Bridging the gap: Ponoka offers first rate trails

A bridge is put in place as part of the Trans Canada Trail just south of Ponoka on Highway 2A. Bruce Harbin Welding manufactured the bridge that will allow residents to ride horses from as far south as Morningside

A bridge is put in place as part of the Trans Canada Trail just south of Ponoka on Highway 2A. Bruce Harbin Welding manufactured the bridge that will allow residents to ride horses from as far south as Morningside

By Charles Tweed

The spotting of two new bridges will help further the completion of the Trans Canada Trail (TCT) south of Ponoka.

The TCT will eventually connect the country coast-to-coast, weaving its way through 10 provinces and three territories.

The latest bridges connect Ponoka to Morningside and offer local residents a trail to walk, bike or ride.

“Ninety-five per cent of the people that use this trail are going to be locals. It’s going to be the person in Morningside taking their horses to our new ag building,” said Coun. John Jacobs. “We will have one of the best equestrian trails in the world.”

The 60-foot bridge was built by Bruce Harbin Welding and was put in place on March 1 and is fully portable, spanning across a man-made creek just south of the airport. Harbin turned the installation of the bridge into a family affair after school was cancelled in the Wolf Creek School Division.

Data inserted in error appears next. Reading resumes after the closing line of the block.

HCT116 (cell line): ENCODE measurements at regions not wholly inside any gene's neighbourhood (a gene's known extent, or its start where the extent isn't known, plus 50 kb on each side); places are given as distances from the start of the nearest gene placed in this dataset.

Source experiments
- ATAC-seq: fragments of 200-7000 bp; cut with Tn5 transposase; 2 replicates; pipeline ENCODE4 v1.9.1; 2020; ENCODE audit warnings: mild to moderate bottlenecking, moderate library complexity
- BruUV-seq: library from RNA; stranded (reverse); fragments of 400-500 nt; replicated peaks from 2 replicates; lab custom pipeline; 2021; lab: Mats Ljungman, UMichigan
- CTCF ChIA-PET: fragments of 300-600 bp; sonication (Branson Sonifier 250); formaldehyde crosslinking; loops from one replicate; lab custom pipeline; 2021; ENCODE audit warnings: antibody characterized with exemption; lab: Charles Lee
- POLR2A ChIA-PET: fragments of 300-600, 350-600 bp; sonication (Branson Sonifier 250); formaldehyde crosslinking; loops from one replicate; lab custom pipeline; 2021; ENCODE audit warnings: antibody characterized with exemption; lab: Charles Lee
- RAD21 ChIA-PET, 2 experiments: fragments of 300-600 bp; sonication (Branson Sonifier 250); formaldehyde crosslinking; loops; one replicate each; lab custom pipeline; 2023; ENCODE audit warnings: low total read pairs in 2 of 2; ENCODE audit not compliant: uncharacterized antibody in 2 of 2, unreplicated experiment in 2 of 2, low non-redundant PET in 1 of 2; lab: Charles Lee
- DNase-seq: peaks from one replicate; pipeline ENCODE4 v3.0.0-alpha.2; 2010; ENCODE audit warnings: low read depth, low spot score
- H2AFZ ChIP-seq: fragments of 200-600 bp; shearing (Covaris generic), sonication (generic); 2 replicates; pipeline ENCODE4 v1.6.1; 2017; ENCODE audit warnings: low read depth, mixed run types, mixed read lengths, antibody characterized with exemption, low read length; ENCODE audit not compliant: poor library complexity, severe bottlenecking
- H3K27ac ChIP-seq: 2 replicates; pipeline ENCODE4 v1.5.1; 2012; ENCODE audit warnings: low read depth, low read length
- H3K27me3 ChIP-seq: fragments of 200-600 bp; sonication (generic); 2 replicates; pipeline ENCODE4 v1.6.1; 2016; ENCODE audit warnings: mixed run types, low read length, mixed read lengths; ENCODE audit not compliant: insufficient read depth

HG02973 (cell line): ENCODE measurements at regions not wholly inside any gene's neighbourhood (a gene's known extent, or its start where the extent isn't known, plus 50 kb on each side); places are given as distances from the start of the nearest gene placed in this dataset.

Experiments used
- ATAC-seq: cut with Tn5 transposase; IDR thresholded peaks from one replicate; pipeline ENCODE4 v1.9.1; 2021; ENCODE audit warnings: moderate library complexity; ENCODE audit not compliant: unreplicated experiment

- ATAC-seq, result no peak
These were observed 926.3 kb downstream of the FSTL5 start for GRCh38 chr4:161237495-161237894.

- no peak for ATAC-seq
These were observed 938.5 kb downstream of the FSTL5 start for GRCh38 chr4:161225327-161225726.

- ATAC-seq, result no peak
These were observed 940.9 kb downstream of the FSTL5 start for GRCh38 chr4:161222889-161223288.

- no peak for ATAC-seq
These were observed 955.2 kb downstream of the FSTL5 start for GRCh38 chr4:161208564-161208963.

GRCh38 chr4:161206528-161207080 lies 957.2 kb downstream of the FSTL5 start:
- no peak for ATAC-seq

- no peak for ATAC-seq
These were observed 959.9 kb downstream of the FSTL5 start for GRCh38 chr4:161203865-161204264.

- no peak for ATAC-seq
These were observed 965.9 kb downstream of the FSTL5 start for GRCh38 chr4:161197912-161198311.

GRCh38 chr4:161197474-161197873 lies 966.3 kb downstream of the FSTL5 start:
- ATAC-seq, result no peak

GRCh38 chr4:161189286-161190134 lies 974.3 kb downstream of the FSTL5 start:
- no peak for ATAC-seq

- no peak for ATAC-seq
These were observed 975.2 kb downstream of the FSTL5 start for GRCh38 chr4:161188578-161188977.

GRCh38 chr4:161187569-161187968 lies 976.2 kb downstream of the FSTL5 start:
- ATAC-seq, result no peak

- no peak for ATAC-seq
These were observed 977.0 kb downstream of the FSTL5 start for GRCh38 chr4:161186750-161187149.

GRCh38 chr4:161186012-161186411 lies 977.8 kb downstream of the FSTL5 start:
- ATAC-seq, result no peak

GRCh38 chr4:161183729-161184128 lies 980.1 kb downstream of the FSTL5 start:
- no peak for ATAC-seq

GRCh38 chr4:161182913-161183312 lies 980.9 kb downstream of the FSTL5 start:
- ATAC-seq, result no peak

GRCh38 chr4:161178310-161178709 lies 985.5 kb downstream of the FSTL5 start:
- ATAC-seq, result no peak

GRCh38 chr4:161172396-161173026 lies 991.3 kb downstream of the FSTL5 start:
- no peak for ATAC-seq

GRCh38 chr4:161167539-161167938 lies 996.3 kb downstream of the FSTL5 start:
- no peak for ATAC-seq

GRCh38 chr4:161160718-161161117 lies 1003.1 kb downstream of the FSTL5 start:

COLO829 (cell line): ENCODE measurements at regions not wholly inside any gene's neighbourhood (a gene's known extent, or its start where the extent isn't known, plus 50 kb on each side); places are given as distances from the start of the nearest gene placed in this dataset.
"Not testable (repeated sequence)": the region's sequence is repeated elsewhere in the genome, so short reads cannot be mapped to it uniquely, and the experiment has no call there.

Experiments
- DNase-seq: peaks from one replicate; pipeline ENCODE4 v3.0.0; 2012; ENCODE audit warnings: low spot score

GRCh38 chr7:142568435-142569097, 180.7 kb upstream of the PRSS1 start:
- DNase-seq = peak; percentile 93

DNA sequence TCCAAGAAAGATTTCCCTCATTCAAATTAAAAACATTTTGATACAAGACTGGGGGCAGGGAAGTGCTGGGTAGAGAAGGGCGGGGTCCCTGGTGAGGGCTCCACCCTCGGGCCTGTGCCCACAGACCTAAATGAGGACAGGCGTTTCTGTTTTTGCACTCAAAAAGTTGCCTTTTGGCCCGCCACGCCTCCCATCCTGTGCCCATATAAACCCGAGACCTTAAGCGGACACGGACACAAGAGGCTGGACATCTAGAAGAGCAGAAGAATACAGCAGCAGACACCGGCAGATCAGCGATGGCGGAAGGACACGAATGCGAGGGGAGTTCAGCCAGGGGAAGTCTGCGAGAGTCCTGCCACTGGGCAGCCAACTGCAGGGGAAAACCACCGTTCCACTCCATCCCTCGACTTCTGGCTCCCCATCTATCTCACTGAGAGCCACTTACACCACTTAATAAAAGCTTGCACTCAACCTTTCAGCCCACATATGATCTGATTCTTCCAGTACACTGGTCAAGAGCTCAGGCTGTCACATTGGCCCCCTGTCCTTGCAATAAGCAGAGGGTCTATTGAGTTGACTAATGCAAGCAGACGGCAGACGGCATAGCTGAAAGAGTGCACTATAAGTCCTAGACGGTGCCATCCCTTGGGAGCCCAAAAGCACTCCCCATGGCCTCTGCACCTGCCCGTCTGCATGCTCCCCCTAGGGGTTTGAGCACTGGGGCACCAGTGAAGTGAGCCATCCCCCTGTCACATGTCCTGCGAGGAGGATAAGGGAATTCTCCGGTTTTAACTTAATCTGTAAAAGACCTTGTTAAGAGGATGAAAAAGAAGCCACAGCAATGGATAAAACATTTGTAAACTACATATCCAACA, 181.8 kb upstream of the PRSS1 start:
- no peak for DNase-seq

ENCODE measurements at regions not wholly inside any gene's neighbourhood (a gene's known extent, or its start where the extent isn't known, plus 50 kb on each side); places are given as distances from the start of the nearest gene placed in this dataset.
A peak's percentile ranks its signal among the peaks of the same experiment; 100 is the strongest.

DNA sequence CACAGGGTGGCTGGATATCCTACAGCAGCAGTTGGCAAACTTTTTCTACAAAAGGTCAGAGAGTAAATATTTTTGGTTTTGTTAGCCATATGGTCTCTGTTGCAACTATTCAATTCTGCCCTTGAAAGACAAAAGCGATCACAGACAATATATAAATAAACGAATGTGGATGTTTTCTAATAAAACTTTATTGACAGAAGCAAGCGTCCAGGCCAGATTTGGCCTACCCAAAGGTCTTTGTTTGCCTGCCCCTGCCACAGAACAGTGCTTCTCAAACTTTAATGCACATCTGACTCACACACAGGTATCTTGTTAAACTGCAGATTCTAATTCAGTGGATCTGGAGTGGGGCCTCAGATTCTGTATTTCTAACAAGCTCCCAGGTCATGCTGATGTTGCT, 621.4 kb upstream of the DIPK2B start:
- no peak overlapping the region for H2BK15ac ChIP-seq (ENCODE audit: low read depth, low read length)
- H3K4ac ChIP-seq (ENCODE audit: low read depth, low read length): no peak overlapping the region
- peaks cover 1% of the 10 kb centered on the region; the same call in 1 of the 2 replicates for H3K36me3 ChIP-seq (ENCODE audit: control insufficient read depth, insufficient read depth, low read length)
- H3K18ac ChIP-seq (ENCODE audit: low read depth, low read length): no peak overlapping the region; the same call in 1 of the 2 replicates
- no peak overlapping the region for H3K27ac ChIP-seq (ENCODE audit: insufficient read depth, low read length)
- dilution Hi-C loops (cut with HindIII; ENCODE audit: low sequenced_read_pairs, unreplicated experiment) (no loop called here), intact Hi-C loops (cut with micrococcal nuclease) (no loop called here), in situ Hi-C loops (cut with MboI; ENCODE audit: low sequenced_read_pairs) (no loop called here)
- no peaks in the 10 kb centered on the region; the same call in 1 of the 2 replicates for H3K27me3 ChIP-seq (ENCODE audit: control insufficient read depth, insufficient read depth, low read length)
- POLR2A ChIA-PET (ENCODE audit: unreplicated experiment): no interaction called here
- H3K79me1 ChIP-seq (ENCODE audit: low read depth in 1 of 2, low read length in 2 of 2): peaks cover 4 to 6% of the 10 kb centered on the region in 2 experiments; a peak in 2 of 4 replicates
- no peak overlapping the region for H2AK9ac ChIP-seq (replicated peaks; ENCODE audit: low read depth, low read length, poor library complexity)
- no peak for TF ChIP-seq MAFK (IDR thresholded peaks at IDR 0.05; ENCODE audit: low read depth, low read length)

“Foreman Levi Harbin, he’s been a big help carrying around bolts and running the site,” said Bruce with a smile, talking about his son.

Young Levi might be one of the future users of the trail, one of the benefits that Jacobs said couldn’t be ignored when Ponoka decided to become a part of the project.

“It gives people, of all ages a chance to be active and there are several future economic advantages. It puts us on the TCT map,” said Harbin.

The exposure may also mean some travellers from overseas. Harbin believes bikers from across the world may come to central Alberta for a chance to ride the trails. He still believes the trails would be used by locals the majority of the time, but thought the opportunity to show some of the natural beauty of the area was a positive.

Jacobs has heard concerns regarding the cleanliness of the trail but is confident the people who use the trail will help keep it clean.